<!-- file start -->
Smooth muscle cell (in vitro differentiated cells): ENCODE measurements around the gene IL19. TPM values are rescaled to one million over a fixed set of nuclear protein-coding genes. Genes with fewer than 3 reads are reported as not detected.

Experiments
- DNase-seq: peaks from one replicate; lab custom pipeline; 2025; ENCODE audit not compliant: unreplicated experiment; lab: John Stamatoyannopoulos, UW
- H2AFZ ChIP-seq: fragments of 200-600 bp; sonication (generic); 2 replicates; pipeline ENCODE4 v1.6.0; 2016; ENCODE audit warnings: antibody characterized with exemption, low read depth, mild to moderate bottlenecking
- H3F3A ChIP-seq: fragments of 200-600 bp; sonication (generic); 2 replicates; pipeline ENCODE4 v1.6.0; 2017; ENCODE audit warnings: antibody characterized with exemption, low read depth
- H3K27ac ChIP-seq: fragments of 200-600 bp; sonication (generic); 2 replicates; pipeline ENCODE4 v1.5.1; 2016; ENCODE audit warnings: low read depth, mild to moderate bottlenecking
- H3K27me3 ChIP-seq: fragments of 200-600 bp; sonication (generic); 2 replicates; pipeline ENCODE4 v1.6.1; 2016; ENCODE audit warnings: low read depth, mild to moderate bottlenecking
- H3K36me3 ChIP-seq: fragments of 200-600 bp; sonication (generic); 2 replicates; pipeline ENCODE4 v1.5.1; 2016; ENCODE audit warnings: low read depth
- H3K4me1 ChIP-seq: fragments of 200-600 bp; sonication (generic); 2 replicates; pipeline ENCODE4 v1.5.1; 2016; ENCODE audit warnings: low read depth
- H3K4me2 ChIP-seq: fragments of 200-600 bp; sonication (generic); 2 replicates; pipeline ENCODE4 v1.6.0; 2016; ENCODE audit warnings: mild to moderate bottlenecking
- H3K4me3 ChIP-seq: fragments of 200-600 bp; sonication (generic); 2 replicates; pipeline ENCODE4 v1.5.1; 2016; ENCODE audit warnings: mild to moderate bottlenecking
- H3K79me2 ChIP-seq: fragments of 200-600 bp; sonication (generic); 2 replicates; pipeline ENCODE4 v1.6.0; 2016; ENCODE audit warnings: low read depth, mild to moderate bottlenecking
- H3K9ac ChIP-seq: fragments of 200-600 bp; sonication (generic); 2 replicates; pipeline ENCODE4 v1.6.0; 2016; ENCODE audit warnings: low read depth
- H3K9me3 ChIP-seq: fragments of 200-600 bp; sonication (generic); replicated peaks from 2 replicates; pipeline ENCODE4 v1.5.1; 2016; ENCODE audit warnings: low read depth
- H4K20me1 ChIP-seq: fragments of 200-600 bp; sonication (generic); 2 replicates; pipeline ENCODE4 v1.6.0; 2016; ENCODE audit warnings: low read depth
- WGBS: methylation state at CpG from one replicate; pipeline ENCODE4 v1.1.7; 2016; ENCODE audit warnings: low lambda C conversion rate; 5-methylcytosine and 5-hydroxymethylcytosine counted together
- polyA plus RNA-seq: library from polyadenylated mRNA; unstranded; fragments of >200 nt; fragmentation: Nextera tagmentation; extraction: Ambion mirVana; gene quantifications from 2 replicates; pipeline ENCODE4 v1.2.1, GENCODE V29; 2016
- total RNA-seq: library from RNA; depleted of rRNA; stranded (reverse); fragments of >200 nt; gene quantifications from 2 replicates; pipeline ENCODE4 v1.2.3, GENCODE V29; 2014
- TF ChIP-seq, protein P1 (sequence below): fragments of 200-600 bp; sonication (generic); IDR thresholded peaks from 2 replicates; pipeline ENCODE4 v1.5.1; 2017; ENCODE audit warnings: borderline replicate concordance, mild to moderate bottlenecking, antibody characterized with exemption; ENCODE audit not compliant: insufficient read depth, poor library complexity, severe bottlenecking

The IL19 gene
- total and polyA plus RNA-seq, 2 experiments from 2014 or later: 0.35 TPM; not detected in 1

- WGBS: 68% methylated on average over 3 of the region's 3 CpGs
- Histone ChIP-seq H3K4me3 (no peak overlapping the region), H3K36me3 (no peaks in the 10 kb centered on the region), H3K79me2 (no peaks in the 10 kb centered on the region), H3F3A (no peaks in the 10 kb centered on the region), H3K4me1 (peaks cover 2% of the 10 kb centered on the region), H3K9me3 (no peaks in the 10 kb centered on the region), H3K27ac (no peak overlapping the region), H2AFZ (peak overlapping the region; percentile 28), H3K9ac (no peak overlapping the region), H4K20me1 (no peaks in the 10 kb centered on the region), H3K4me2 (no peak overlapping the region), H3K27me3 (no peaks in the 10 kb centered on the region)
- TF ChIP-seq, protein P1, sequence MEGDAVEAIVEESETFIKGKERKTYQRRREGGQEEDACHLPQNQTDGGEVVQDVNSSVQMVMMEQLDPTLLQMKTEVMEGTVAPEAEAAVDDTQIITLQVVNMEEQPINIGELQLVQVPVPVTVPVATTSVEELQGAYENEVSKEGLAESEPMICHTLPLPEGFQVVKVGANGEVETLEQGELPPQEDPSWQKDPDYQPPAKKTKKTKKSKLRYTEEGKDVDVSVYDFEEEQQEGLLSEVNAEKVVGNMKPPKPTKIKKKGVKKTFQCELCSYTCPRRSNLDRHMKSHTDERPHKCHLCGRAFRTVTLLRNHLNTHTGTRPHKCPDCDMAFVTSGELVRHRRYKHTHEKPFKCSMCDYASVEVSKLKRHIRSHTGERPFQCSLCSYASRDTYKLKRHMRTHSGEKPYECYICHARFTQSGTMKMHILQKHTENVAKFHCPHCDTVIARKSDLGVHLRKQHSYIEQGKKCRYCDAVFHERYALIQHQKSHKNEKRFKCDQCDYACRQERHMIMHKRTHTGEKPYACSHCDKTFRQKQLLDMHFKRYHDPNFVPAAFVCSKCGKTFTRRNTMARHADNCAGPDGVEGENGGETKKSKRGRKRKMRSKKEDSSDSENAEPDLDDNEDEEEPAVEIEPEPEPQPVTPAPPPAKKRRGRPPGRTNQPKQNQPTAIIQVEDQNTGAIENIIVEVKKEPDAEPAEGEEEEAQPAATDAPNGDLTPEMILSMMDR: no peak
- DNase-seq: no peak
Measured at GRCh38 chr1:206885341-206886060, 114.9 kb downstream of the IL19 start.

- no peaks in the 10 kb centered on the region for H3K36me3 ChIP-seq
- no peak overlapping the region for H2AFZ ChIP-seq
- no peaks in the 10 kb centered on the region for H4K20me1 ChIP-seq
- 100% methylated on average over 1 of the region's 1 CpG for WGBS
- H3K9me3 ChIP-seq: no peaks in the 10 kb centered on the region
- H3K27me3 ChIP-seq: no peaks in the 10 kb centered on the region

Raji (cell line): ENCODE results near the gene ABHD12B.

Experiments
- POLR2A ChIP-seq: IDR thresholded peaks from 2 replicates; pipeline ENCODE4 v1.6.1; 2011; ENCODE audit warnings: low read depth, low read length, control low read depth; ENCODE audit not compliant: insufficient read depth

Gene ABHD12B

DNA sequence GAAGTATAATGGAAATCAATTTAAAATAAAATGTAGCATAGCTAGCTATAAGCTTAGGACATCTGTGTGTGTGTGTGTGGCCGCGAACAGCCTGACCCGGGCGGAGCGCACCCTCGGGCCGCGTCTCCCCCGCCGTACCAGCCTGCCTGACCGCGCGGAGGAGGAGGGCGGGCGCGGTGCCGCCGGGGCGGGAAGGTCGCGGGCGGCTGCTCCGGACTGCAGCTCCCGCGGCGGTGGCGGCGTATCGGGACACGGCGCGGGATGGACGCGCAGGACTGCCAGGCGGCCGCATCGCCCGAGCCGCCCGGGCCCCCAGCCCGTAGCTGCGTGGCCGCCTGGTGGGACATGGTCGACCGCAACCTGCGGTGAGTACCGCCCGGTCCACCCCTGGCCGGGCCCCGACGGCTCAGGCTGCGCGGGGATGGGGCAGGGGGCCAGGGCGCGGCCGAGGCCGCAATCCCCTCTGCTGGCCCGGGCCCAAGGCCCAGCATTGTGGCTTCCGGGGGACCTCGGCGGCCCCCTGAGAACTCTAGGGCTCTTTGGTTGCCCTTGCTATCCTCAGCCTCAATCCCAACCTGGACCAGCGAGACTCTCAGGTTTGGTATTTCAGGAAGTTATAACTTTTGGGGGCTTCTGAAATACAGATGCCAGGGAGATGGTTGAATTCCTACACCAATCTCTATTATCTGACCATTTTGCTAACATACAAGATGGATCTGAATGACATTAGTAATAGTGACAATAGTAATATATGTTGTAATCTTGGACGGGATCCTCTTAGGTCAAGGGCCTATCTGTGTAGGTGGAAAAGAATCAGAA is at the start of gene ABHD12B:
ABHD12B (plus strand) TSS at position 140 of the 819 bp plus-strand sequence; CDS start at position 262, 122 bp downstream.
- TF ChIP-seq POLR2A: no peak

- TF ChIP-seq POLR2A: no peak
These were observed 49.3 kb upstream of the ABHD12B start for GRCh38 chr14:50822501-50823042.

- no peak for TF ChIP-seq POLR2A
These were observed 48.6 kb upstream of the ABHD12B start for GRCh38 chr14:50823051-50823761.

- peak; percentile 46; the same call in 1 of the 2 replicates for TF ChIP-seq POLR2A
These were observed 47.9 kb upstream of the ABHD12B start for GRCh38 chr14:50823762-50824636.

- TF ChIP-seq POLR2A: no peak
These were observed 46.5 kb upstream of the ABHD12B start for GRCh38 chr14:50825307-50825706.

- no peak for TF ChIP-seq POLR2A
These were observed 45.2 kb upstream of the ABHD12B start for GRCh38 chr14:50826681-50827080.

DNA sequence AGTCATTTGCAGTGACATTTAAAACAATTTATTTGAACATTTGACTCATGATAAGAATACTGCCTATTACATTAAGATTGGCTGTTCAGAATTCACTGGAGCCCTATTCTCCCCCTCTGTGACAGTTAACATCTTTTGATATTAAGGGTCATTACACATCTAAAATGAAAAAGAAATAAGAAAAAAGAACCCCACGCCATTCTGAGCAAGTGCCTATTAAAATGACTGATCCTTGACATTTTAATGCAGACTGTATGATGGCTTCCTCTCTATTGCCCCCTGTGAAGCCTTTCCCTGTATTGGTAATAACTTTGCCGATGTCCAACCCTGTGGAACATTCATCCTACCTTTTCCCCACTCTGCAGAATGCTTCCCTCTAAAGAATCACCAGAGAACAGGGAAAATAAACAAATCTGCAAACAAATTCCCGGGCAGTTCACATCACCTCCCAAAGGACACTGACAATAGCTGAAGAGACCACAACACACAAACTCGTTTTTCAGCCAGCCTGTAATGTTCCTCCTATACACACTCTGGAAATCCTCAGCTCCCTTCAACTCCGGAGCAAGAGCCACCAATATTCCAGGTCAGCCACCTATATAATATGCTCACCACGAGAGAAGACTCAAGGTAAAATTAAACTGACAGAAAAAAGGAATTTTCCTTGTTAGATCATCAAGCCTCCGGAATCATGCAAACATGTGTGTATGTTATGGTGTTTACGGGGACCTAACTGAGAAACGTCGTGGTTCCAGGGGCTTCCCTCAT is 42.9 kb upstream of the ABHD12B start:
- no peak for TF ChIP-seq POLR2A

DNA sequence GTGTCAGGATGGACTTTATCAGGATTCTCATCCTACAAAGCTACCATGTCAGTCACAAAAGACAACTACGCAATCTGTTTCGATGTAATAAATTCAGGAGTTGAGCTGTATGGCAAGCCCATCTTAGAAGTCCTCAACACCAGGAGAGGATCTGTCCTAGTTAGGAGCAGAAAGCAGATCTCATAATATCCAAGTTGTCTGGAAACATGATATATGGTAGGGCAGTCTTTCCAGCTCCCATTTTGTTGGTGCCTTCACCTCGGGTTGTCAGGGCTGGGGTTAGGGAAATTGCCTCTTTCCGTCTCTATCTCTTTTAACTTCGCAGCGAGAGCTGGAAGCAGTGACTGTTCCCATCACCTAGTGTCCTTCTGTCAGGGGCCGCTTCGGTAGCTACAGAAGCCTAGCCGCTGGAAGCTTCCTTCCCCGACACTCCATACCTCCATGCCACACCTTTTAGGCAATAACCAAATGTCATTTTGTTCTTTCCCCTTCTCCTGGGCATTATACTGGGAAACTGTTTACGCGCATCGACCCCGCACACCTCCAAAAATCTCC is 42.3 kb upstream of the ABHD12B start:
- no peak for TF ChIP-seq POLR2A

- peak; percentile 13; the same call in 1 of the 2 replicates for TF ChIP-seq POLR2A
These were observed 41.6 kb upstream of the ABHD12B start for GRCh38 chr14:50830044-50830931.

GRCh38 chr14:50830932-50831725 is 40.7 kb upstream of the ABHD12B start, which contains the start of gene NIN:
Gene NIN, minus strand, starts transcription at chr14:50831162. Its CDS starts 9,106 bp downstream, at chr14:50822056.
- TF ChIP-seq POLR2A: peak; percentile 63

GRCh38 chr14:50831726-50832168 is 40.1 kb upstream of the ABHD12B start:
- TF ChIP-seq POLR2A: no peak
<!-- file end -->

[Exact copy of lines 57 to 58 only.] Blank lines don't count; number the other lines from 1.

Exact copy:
Gene NIN, minus strand, starts transcription at chr14:50831162. Its CDS starts 9,106 bp downstream, at chr14:50822056.
- TF ChIP-seq POLR2A: peak; percentile 63